Each scenario was preceded by these instructions: “Please read the brief description of a possible interaction you might have. Pause for a moment to visualize it, and to imagine you’re actually in it. How would you react? What would you do or say? How would you feel? After you’ve taken a moment to do that, please respond to the items we’ve provided, according to how they apply to the interaction we’ve supplied.” Here is an example of one of the scenarios, instantiating a destructive, not-explicit argument with a romantic partner: “You have a long distance relationship. You haven’t seen your romantic partner for a month and when s/he comes to visit, you go out with some of your friends. When you are out dancing, your romantic partner trips you, as a sort of bad joke.” Following the scenario, 16 items (described below) were provided, along with standard instructions on how to respond.

2.4. Instruments
Taking Conflict Personally (TCP) was measured by means of a 37 item Likert instrument designed to produce scores on six subscales (Hample & Dallinger 1995). Cronbach’s alphas for the subscales are as follows: direct personalization, .82 (omitting item 1); persecution feelings, .74; stress reactions, .65 (omitting item 27); positive relational effects, .74; negative relational effects, .79; and like/dislike valence, .75 (omitting item 20).

Constructiveness and explicitness were measured by eight semantic differential items each. These items were generated for this study. They are as follows (where R indicates reverse scoring, and item numbers are shown).
– constructive/destructive [1],
– good/bad [2],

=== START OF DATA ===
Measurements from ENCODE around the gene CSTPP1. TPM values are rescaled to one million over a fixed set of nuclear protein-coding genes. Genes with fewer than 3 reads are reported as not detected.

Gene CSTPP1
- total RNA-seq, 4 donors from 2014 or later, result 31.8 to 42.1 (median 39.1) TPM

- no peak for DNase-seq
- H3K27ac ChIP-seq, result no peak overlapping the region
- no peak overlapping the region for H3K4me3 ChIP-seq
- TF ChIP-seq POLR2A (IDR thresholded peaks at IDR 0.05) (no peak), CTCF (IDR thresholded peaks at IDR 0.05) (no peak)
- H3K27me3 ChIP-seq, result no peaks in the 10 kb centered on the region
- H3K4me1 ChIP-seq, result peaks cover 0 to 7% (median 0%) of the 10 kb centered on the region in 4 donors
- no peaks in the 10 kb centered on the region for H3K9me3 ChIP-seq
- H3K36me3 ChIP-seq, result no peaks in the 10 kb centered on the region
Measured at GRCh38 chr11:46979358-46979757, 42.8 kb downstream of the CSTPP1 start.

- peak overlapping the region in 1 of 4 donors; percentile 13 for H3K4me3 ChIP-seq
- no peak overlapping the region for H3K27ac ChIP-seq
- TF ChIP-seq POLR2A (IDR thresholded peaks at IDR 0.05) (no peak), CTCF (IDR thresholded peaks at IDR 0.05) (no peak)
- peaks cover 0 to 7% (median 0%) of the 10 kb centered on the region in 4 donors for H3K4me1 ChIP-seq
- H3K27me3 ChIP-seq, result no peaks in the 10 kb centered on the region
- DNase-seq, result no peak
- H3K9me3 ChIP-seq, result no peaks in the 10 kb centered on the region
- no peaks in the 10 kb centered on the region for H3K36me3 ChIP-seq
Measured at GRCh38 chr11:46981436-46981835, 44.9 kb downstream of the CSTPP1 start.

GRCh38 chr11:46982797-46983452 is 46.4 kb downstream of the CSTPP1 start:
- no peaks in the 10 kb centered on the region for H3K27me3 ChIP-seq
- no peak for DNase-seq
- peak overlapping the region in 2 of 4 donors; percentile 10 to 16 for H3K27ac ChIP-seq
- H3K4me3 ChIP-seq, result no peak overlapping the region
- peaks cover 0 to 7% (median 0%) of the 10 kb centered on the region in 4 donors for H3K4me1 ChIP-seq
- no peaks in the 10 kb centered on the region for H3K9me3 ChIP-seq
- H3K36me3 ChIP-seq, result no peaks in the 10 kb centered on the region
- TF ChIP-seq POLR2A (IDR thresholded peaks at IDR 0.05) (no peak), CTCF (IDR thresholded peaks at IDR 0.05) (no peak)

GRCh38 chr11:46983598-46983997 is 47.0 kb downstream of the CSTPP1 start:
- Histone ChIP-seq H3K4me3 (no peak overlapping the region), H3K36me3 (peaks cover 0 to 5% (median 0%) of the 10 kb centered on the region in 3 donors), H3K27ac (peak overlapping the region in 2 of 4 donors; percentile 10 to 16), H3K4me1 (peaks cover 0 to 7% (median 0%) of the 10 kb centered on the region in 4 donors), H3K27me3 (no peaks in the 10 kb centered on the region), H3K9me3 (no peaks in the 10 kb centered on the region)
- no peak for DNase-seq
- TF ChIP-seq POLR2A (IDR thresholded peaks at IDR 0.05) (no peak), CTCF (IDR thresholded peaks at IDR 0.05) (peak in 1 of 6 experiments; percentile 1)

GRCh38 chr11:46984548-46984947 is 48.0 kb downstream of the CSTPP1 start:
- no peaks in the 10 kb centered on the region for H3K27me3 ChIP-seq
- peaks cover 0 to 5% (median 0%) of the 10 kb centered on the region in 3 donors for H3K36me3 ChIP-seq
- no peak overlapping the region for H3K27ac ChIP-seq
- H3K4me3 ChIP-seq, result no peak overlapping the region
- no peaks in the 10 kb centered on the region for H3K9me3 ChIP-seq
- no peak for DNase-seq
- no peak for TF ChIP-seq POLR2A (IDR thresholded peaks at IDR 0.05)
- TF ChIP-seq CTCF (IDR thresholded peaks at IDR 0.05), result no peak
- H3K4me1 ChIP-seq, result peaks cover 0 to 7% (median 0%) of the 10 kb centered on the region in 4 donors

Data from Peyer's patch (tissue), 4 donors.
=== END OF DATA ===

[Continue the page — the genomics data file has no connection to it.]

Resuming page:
– harmful/beneficial [4R],
– helpful/damaging [8],
– a controlled interaction/not a controlled interaction [10],
– would harm our relationship/would not harm our relationship [12R],
– violent/nonviolent [13R],
– positive/negative [15].
– explicitly an argument/not explicitly an argument [3],
– hid my feelings/ expressed my feelings [5R],
– a conflict/not a conflict [6],
– didn’t give reasons for what I said or did/did give my reasons for what I said or did [7R],
– disagreement between us not apparent/disagreement between us was apparent [9R],
– I communicated clearly/I didn’t communicate clearly [11],
– said what I thought/did not say what I thought [14], and
– everything would be out in the open/everything would not be out in the open [16].

We ran a series of exploratory factor analyses on these scales. Since each respondent filled out the scales for two scenarios, we conducted separate factor analyses for each scenario series. The destructiveness items performed more or less as expected, loading together for both scenario series, except that item 15 had to be dropped. On analysis, the explicitness items proved to be measuring two different things. The first, which we will continue to call explicitness, consists of items 3, 6, and 9. The other, which in hindsight appears to be assessing the presence or absence of full disclosure, we will call disclosiveness. We therefore formed scales, as follows.